Nicaragua Paves Road to the Big Leagues
MANAGUA – For hundreds of Nicaraguan boys who dream of someday playing Major League Baseball in the United States, the long road to The Show started last Friday with the opening tryout for American College, the country’s first integral baseball academy.
Founded by former Major League pitching great Dennis “El Presidente” Martínez, Nicaragua’s most celebrated baseball talent of all time, American College aims to groom the country’s best young talent into future Big League stars.
THE academy, modeled after similar programs in the Dominican Republic and Venezuela, will become the new home of 150 selected players from around the country, teaching baseball fundamentals on the field, and English and high-school courses off the field.
The academy plans to send scouts to different rural regions of the country to search for the best of the best and offer them scholarships to school.
The goal is to get most – if not all – of the first class to enroll at the academy signed with a Major League club in the next five years.
The academy staff will act as agents for the young players, and those not picked up by a professional organization will have received a full highschool education to
fall back on.
“MY hope is to get ahead in my studies and my baseball. I’m sure I will get picked for the academy,” said 14-year-old Yasser Camacho, a left-handed pitcher from Cuidad Sandino.
Other teenagers share Camacho’s enthusiasm, each with hopes of someday getting drafted by their favorite Big League club.
William Castro, a 17-year-old third baseman from Masaya, sat on the edge of the visitor’s dugout and dreamed of someday putting on a Cleveland Indian’s uniform.
Jonathan Cienfuegos, a shy 14-year-old, said he hopes to someday play shortstop for the Florida Marlins.
AMERICAN College is being funded by a $500,000 start-up grant from the Nicaraguan business sector. The money is going toward construction of a new baseball stadium, classrooms and a dormitory on land outside Managua donated by the government.
Efforts are underway to court a Major League Baseball team to foot the future bill for operations by adopting the academy as part of its minor league “Rookie Class” franchise.
Several Major League scouts have already expressed interest in visiting the academy to watch the second national tryout in June, and former baseball greats Andre “The Hawk” Dawson and Ozzie Smith are scheduled to visit with the young players in the coming months, according to program organizers.
“TODAY is a great day for our country,” Martínez told a group of 250 young, baseball players at the Dennis Martínez National Baseball Stadium for the April 16 tryout.
“Through the academy and sports, you can do something in society. You will have the chance to study and learn about other cultures through international play. Most importantly, this academy is about human development,” he said.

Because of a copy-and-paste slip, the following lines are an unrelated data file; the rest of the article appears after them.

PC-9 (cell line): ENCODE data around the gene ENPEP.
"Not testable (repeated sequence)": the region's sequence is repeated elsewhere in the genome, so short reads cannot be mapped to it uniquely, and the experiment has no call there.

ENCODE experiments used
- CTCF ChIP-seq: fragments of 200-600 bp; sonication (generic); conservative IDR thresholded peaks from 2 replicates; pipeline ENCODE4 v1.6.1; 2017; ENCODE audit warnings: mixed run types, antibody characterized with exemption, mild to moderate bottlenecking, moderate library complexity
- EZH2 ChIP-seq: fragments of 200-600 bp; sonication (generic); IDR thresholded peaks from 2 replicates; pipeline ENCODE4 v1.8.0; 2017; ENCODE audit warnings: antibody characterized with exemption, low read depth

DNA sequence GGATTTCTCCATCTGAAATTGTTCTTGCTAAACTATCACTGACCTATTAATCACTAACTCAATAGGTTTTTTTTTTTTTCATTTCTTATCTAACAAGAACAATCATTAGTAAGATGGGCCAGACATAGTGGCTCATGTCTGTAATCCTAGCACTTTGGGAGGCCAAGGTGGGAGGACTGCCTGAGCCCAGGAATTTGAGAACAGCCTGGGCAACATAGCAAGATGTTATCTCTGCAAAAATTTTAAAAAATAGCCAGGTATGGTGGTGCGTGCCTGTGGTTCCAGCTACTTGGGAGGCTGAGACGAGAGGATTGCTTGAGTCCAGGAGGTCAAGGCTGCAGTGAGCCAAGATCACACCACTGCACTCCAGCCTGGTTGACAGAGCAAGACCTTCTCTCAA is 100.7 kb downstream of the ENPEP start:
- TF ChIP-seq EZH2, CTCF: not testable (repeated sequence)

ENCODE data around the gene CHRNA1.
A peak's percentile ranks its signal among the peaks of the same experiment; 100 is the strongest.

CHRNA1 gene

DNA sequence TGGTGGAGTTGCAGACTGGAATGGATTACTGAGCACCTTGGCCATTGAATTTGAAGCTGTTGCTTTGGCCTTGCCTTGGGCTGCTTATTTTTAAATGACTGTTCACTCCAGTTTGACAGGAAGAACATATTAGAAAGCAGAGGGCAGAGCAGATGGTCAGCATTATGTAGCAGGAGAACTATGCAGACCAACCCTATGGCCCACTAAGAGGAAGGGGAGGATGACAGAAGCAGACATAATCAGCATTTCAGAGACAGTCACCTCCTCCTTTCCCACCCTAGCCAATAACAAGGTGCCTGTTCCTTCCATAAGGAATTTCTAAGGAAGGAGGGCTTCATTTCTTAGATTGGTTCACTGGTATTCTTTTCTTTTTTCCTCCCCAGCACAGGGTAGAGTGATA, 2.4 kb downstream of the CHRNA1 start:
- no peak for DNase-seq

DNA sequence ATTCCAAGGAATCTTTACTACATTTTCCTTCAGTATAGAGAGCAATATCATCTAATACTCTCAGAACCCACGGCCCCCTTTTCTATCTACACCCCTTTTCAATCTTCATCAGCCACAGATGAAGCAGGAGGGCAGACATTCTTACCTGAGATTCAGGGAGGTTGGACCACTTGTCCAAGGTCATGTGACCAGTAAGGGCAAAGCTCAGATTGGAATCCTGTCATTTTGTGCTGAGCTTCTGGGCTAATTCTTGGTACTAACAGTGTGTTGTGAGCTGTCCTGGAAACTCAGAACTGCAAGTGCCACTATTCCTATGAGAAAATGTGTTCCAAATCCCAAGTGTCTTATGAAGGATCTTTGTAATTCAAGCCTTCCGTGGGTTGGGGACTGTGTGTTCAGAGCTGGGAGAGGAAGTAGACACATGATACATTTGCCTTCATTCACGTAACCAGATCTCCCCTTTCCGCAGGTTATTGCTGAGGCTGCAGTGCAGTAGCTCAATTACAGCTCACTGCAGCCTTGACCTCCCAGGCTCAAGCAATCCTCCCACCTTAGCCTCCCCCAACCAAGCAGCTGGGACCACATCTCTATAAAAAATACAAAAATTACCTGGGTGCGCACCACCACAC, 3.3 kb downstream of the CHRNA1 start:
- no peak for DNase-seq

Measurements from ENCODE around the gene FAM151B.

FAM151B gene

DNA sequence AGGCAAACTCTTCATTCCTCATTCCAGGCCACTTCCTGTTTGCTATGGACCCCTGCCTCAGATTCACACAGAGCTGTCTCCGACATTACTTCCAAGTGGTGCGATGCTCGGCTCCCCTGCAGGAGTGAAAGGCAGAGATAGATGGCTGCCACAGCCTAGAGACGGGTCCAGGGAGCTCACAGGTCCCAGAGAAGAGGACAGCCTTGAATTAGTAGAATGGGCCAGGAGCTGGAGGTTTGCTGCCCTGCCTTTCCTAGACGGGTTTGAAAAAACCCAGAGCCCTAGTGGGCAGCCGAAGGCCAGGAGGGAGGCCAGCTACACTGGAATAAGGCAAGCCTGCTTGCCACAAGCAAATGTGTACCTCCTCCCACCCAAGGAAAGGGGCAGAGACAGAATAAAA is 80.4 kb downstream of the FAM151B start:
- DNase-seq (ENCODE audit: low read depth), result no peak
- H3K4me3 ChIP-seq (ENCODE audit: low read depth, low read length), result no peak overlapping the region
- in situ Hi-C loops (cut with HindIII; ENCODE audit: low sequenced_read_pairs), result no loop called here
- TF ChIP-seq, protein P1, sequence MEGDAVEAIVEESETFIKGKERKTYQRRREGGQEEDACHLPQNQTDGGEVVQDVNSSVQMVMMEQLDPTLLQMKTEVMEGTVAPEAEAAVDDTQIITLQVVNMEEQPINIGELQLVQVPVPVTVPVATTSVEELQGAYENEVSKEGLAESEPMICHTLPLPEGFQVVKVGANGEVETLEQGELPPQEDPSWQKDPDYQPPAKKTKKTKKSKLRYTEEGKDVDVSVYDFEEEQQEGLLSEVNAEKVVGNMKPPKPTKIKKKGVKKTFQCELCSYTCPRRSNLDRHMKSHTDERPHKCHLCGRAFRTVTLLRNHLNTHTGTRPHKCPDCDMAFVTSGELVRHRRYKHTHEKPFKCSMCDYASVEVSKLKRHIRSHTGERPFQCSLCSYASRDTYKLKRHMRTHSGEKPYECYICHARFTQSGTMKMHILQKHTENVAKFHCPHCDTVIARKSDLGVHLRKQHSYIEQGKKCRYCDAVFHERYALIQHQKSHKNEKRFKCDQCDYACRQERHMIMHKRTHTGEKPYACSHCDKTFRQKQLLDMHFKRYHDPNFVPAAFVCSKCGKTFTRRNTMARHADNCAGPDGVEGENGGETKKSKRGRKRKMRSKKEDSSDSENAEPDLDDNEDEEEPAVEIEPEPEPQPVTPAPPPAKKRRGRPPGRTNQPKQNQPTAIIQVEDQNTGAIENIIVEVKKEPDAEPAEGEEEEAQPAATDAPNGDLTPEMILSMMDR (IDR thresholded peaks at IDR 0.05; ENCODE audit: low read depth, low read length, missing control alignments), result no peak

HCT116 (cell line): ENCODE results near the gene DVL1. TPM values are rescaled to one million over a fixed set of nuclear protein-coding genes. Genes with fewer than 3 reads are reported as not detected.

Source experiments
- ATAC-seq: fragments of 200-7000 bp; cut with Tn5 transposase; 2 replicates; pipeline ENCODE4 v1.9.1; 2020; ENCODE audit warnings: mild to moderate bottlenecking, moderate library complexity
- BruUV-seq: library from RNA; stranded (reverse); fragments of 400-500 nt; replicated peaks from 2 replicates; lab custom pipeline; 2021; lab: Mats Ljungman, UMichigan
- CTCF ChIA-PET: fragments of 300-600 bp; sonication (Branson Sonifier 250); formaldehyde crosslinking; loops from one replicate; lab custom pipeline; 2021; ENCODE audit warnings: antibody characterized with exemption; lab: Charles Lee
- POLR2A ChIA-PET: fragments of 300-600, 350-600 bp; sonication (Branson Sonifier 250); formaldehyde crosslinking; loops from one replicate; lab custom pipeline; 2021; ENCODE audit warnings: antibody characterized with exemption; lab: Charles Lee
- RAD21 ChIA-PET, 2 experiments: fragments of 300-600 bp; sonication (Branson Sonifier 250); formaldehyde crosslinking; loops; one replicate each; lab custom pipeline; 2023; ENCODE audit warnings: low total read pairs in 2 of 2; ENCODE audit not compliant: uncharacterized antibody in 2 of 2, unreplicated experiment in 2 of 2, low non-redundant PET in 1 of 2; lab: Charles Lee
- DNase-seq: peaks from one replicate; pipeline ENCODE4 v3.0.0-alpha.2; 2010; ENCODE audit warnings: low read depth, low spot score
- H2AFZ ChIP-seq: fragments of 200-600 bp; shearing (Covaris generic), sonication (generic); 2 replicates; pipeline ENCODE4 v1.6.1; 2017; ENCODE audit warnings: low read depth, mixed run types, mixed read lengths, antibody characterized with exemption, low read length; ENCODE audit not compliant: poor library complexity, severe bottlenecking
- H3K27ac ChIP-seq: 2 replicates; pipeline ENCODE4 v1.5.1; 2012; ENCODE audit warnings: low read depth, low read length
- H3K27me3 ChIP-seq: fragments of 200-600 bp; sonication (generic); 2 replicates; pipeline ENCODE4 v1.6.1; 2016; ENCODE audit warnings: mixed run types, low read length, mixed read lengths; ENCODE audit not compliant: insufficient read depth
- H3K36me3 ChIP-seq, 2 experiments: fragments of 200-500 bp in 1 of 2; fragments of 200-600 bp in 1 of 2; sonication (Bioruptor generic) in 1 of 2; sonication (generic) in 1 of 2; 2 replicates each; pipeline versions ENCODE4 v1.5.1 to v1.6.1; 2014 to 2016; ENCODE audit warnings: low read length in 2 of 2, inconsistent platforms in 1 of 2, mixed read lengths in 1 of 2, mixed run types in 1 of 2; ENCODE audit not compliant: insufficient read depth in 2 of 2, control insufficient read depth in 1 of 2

Martínez acknowledged that half of the Major League hopefuls would be cut by the end of the day, but urged them not to give up and to come back in the future to try out again.
“Come back and prove us wrong for cutting you the first time,” Martínez encouraged.
THE baseball school has the full blessing of Nicaragua President Enrique Bolaños, who attended the tryout to throw out the ceremonial first pitch and offer words of support.
“We hope soon to have hundreds of Nicaraguans in the Major League system and several dozen playing for Big League clubs,” Bolaños said, adding that the academy is a great opportunity to help young Nicaraguans find high-paying jobs in the United States.
The President noted that similar academies in the Dominican Republic have enjoyed enormous success in past years, having paved the way for hundreds of islanders to break into Major League Baseball. About 600 Dominicans play professional ball in the United States, 79 in the Big League clubs.
IN comparison, about 20 Nicaraguans play minor league baseball in the United States, and only one, pitcher Vicente Padilla of the Philadelphia Phillies, currently plays in the Majors. Nicaraguan utility player Marvin Benard, who enjoyed several decent years with the San Francisco Giants, was dropped by the Chicago White Sox during spring training last month after he tested positive for steroid use.
Nicaragua has long been a breeding ground for natural baseball talent, but a lack of funding for youth development has deterred many players from reaching their potential.
AmericanCollege hopes to change that.
MANY of the staff members are former professional players from the Nicaraguan league who understand how important it is to give kids with talent a chance.
Academy hitting coach Ariel Delgado said he is eager to help kids work on their swings and teach them the values of baseball.
Delgado, who retired last year after a long career with León, Boer and Chinandega, is one of Nicaragua’s best all-time hitters, topping the country’s record books in hits, runs-batted-in and homeruns.
While the road to the Majors is long and hard for even the most talented players, the new Nicaraguan academy is seen as an important step toward leveling the playing field for its youth.
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